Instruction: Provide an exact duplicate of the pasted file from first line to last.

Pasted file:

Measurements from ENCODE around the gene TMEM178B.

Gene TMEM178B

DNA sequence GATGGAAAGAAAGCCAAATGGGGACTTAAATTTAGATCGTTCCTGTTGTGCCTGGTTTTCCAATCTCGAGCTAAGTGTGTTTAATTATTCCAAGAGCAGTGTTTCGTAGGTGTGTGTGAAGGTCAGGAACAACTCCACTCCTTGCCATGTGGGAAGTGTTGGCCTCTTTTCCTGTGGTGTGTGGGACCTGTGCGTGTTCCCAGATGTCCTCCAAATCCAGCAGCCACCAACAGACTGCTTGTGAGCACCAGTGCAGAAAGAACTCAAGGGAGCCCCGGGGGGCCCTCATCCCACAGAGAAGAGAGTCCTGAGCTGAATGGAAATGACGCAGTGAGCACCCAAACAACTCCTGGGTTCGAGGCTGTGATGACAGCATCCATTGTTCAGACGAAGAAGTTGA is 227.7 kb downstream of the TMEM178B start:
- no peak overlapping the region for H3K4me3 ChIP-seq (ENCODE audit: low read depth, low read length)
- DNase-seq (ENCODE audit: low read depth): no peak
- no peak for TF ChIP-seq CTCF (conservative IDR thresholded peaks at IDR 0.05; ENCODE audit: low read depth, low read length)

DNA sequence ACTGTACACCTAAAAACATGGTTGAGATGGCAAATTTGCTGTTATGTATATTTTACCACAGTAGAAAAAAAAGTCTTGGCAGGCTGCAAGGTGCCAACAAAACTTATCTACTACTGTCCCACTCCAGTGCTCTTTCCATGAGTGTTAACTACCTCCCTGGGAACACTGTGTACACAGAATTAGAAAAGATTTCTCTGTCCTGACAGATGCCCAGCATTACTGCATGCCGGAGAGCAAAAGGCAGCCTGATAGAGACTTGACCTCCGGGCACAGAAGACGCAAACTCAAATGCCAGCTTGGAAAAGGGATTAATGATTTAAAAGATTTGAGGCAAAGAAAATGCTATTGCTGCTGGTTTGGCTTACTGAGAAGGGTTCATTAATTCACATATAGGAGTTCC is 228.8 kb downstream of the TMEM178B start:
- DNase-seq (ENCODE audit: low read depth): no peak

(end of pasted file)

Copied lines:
Measurements from ENCODE around the gene TMEM178B.

Gene TMEM178B

DNA sequence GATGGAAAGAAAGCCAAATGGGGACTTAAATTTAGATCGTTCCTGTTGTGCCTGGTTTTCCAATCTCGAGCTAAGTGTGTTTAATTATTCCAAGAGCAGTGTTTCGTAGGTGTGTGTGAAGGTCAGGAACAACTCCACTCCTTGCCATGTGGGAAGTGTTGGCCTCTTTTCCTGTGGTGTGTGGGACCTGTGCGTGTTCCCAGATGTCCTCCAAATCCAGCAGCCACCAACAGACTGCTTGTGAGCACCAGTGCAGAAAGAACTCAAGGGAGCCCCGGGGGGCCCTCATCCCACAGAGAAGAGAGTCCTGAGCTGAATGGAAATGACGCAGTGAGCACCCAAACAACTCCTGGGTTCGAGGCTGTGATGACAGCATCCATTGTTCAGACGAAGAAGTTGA is 227.7 kb downstream of the TMEM178B start:
- no peak overlapping the region for H3K4me3 ChIP-seq (ENCODE audit: low read depth, low read length)
- DNase-seq (ENCODE audit: low read depth): no peak
- no peak for TF ChIP-seq CTCF (conservative IDR thresholded peaks at IDR 0.05; ENCODE audit: low read depth, low read length)

DNA sequence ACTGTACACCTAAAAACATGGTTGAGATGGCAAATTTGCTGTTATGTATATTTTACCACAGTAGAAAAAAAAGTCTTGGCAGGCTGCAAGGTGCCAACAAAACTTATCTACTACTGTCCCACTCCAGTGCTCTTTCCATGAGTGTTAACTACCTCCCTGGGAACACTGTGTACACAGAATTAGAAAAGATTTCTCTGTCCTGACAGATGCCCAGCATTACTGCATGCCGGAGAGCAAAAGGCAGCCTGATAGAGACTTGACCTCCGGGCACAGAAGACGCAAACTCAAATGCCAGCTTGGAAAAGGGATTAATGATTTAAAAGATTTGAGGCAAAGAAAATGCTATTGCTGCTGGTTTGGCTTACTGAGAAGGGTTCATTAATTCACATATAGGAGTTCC is 228.8 kb downstream of the TMEM178B start:
- DNase-seq (ENCODE audit: low read depth): no peak